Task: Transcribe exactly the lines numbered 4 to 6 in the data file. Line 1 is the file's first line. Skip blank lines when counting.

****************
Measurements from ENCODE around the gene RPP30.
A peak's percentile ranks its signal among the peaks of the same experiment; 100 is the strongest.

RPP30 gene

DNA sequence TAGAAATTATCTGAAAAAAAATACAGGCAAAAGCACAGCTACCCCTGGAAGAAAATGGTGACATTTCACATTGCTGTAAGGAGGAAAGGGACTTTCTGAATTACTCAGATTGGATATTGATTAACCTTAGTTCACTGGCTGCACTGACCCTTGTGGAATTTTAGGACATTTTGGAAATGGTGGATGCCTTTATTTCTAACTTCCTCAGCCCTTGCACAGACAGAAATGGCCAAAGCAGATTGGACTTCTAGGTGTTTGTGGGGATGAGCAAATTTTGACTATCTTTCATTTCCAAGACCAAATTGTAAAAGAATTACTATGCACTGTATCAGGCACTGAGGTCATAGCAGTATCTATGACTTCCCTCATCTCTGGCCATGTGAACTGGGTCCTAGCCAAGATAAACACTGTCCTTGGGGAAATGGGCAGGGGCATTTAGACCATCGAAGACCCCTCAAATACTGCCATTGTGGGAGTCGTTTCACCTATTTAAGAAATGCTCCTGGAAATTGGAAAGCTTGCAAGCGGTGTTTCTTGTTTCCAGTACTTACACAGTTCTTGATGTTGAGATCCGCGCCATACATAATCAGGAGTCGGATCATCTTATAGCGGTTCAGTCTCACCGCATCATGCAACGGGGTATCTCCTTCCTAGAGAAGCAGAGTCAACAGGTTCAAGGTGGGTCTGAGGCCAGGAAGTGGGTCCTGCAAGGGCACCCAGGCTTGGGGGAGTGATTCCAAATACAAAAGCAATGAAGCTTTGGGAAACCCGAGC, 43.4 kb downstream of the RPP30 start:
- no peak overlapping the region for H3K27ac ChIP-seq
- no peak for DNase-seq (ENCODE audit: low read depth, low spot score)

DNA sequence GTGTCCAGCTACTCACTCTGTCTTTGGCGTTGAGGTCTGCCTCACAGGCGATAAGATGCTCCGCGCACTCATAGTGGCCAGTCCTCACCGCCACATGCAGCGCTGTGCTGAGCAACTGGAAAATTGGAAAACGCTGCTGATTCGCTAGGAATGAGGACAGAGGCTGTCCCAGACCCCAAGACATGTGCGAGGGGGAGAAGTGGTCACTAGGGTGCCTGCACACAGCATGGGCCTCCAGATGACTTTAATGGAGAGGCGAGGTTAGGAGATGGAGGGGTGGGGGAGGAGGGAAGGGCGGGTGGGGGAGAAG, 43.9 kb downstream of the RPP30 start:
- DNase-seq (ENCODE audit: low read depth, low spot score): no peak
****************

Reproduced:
DNA sequence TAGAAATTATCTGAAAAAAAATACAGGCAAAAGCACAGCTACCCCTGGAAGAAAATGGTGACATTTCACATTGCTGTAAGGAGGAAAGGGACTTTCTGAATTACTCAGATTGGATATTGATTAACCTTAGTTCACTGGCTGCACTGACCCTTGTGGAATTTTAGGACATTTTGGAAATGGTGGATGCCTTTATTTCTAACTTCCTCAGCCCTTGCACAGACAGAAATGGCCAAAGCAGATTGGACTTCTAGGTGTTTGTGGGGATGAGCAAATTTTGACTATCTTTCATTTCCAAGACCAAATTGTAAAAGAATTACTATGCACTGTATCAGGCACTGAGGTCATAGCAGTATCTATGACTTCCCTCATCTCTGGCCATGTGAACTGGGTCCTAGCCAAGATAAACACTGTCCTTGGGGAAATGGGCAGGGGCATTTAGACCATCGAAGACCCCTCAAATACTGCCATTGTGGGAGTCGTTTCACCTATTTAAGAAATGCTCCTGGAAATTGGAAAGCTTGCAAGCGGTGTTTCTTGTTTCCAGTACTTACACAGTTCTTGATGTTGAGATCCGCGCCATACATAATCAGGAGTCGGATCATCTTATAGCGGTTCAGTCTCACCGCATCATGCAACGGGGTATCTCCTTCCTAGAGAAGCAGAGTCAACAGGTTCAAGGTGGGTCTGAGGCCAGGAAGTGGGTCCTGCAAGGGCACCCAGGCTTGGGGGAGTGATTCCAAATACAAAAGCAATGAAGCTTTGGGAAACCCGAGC, 43.4 kb downstream of the RPP30 start:
- no peak overlapping the region for H3K27ac ChIP-seq
- no peak for DNase-seq (ENCODE audit: low read depth, low spot score)